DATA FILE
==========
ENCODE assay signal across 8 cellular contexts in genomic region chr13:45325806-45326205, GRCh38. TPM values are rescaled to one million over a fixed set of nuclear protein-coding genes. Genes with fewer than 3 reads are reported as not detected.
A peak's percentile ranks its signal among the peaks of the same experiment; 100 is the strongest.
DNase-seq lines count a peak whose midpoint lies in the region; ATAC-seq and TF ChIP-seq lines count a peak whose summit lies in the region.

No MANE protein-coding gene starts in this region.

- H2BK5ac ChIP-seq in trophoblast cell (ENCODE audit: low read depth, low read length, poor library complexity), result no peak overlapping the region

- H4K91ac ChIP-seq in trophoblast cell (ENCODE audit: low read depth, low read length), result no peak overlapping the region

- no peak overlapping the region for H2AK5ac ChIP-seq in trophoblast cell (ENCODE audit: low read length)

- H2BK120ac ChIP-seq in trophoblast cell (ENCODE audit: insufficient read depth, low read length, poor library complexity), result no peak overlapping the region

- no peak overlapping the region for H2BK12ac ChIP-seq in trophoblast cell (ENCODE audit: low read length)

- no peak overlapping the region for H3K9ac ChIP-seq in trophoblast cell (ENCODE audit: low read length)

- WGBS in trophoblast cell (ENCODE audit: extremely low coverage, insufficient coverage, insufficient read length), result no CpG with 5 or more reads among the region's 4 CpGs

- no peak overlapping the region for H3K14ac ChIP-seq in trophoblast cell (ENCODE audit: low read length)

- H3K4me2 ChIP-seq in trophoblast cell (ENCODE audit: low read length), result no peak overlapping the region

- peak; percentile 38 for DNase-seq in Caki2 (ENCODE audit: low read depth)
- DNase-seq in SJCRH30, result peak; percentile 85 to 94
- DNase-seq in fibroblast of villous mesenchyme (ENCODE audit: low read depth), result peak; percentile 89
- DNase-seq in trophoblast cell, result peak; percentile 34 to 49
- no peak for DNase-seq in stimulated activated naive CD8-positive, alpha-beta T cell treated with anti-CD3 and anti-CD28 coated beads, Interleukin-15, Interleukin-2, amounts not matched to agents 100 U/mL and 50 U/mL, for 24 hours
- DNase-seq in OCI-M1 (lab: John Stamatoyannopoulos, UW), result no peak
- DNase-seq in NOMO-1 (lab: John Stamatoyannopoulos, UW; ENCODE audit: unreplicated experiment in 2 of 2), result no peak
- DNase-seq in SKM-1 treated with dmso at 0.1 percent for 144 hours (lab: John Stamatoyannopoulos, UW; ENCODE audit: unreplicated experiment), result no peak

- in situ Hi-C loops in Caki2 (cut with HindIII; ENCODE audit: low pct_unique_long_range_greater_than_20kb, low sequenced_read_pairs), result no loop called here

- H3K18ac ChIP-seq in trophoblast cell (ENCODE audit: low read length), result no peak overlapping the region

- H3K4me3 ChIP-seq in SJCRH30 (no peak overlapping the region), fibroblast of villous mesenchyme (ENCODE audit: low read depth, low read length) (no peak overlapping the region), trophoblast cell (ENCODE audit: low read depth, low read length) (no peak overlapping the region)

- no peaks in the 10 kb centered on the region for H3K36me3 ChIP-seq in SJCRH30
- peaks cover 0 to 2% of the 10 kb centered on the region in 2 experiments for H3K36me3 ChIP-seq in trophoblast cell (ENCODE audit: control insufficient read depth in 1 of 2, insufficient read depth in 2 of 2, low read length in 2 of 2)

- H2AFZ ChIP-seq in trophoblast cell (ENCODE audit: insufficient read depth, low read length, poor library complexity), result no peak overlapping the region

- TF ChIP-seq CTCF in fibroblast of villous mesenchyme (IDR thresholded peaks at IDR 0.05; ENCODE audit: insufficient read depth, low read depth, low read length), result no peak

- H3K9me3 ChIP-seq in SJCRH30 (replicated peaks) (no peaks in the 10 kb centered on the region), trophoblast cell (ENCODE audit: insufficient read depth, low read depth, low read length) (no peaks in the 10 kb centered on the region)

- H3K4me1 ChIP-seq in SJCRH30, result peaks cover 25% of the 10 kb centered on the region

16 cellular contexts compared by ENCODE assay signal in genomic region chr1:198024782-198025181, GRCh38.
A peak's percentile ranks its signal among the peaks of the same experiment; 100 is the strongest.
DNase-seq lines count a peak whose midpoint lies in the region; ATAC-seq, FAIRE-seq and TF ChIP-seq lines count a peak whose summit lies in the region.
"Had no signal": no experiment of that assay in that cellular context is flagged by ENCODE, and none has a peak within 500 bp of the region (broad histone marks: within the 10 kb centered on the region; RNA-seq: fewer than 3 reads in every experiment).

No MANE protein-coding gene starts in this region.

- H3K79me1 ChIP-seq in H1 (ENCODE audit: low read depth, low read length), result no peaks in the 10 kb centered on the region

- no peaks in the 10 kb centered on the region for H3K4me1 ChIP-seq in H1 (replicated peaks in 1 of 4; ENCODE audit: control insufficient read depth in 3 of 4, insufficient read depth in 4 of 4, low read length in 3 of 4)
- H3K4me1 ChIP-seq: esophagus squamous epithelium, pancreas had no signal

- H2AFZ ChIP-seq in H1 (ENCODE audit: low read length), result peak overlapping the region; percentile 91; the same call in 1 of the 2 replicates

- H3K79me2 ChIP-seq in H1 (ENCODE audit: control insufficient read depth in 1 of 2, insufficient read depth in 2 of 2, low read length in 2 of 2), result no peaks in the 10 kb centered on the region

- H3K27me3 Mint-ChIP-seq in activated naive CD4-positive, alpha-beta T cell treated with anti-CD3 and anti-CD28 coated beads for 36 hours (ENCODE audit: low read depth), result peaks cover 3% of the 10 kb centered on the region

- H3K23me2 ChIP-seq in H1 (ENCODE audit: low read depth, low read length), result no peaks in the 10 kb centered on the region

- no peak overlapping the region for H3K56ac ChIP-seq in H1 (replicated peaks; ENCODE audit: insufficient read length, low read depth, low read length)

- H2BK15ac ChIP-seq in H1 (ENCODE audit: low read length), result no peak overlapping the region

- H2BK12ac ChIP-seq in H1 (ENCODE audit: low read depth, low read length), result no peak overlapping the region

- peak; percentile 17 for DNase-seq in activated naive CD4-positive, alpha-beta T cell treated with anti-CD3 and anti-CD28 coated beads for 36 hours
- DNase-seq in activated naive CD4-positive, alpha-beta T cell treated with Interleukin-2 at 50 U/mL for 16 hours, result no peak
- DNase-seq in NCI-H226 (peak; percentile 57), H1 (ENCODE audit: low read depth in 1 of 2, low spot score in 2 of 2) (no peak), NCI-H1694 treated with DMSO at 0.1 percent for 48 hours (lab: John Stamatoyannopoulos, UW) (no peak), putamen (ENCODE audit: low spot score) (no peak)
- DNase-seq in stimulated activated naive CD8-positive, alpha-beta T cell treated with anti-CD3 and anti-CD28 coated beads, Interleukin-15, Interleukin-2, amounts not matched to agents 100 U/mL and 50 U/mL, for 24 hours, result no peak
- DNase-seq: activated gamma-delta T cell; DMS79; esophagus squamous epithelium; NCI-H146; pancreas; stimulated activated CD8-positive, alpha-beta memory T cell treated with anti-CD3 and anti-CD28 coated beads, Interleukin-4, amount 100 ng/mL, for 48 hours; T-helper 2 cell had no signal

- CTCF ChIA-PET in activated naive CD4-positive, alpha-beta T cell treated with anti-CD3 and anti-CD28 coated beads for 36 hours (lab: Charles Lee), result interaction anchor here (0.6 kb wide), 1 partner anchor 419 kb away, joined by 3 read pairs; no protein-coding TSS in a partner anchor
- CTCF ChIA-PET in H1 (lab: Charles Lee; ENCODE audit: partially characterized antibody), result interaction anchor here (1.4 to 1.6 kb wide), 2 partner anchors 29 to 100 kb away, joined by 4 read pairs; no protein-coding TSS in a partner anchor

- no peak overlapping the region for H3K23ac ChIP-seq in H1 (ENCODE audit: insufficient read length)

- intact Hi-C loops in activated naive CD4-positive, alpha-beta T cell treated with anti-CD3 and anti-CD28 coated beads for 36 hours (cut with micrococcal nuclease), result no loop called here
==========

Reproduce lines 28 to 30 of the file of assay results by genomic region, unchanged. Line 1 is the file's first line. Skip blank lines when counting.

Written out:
- TF ChIP-seq CTCF in fibroblast of villous mesenchyme (IDR thresholded peaks at IDR 0.05; ENCODE audit: insufficient read depth, low read depth, low read length), result no peak

- H3K9me3 ChIP-seq in SJCRH30 (replicated peaks) (no peaks in the 10 kb centered on the region), trophoblast cell (ENCODE audit: insufficient read depth, low read depth, low read length) (no peaks in the 10 kb centered on the region)

- H3K4me1 ChIP-seq in SJCRH30, result peaks cover 25% of the 10 kb centered on the region